Long after they have served their explosive purpose, the munitions of war continue to damage lives and the environment. Their detonating capacities may be expended in battle or training, but the substances that made them volatile persist, contaminating the soil and ground water with carcinogens and other highly toxic substances.
It is a more complex problem than simple pollution. Many of these materials may also cause hard-to-extinguish fires or leach dangerous chemicals into lakes, streams and aquifers where they are subsequently incorporated into the food chain. Discarded and corroded munitions are found when foundations for new buildings are laid in certain areas. Moreover, munitions dumped at sea are now washing up on the shores of the Great Lakes and the Eastern Seaboard.
“When we hear ‘bombs and ammunition,’ we think of their destructive power in combat,” notes Valentine Nzengung, Ph.D., professor of geology at the University of Georgia (UGA) and president of Planteco Environmental Consultants LLC, based in Athens, Ga.
“Their explosive effect is gone quickly,” he says, “but their residues of nitrates, ammonia, perchlorates, mercury, chromium and other substances linger indefinitely. Munitions residues make soil sterile and unable to support vegetation, water unsafe to drink and streams unable to support healthy aquatic life. They place people at risk for ills like convulsions, central nervous problems, leukemias and other cancers.”
Typically, these problems have been dealt with by hauling away the contaminated soil and treating it as hazardous waste, or, sometimes, by incinerating the soil.
However, Nzengung has developed a different approach involving the use of MuniRem, an environmentally friendly compound that uses chemical processes to facilitate munitions remediation. This compound converts explosives contaminants into “nature-usable” components that are safe when humans are exposed to them. MuniRem is applied much like new seed is sown on cropland — it is broadcast, tilled in and watered.
“Once the chemical action starts,” Nzengung says, “nitrates are degraded and heavy metals are converted into nontoxic metal-sulfides, reducing soil contamination by more than 98 percent within 24 hours. These byproducts are easily metabolized by plants and bacteria and other organisms in the soil. Once treated, land has been planted with grasses and trees for several years, it’s safe for habitation.”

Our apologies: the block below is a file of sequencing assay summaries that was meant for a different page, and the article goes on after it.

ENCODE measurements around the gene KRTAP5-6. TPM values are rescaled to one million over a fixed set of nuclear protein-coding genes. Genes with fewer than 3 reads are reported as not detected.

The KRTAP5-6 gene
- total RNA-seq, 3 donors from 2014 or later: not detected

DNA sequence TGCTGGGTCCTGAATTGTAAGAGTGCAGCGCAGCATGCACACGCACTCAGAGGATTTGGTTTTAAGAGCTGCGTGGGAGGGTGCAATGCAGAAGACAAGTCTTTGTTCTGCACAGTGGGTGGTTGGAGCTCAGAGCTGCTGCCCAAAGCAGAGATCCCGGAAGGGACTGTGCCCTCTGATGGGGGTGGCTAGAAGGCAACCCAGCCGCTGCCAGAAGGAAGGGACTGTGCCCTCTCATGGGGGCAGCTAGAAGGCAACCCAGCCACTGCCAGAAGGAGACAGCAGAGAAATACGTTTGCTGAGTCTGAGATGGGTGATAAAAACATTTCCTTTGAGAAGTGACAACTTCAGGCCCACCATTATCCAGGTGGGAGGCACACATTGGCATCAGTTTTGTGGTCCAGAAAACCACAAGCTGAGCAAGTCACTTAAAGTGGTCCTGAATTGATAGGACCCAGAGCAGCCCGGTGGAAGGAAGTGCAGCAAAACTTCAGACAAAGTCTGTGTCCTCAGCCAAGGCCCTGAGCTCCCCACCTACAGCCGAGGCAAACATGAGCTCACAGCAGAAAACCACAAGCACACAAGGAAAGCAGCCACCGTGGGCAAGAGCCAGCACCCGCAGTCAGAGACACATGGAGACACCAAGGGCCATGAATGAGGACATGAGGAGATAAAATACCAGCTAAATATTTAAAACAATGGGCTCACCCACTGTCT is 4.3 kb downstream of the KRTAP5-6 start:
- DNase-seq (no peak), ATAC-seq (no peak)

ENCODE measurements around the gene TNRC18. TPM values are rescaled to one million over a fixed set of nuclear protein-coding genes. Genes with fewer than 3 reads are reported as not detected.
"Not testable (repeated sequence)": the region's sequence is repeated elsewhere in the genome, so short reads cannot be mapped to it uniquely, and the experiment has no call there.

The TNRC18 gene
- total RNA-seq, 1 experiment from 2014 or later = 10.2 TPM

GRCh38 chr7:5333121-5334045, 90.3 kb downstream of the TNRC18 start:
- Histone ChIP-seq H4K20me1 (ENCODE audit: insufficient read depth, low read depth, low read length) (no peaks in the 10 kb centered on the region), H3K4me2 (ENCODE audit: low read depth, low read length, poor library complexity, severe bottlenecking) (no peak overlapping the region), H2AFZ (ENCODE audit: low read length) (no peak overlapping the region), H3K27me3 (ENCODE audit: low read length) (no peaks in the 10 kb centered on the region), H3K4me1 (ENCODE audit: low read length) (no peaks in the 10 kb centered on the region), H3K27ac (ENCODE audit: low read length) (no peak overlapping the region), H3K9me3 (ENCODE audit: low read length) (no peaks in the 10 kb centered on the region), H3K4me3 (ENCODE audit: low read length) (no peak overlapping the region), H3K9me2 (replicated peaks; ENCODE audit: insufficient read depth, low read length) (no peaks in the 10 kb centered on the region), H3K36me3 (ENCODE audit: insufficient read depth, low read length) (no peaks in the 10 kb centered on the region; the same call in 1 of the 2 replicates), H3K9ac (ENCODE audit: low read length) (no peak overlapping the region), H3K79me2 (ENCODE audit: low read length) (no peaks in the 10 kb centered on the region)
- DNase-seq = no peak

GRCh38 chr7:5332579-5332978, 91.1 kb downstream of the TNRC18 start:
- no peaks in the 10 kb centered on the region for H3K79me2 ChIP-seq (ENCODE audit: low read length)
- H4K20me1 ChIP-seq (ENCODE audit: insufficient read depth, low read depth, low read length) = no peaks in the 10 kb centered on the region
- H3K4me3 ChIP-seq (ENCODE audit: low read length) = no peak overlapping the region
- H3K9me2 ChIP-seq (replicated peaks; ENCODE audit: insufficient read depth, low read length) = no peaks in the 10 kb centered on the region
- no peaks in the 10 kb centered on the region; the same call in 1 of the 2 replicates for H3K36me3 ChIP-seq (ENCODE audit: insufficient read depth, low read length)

With a doctorate in environmental geochemistry, Nzengung has long had a strong focus on contaminant remediation. Nzengung founded Planteco in 2000 and now, with a dozen employees, the company has developed remediation approaches ranging from bacterial treatments that deal with oil sludge to bacterial mats and manmade wetlands that treat contaminated surface water.
Nzengung was studying perchlorate — a compound used in explosives and solid rocket propellants — with funding from the U.S. Air Force when the Department of Defense established the Military Munitions Response Program in the early 2000s to clean up former military sites with contamination problems. Contamination was a long-standing issue for military bases, but once the armed services began closing bases — often for conversion to civilian use — the need to deal with this contamination became more urgent.
Nzengung expanded his focus to general munitions. After initial work with soil samples in his UGA laboratory, he obtained funding from the Georgia Research Alliance through the Georgia BioBusiness Center (the university’s incubator) and, subsequently, the U.S. Army, to further develop and test the technology.
“Valentine holds a number of patents on environmental remediation techniques,” says Gennaro Gama, senior technology manager at the University of Georgia Research Foundation Inc. “He began working on munitions remediation — the technology that became MuniRem — with the belief that contaminated soils could be reclaimed rather than just hauled away.
“For one thing, it’s much less expensive. It opens the door to similar treatment of exhausted farmland — the remediation of nitrates in soil that has been over fertilized. And, most importantly, it makes our world safer for people to live in. It will address environmental contamination caused by wars past, present and future.”
Nzengung worked on the project for several years before bringing a completed prototype to the UGA Research Foundation in early 2007, Gama notes. The group filed the first of two patents in May 2007, licensing the technology exclusively to Planteco.
Residue contamination occurs at every developmental stage and site of a bomb or artillery round’s existence including the land surrounding munitions manufacturing plants, artillery firing ranges and aerial-bombing practice ranges. Although some contamination occurs in actual war zones, the residue levels are most concentrated at plants and practice ranges where the materials are used continuously.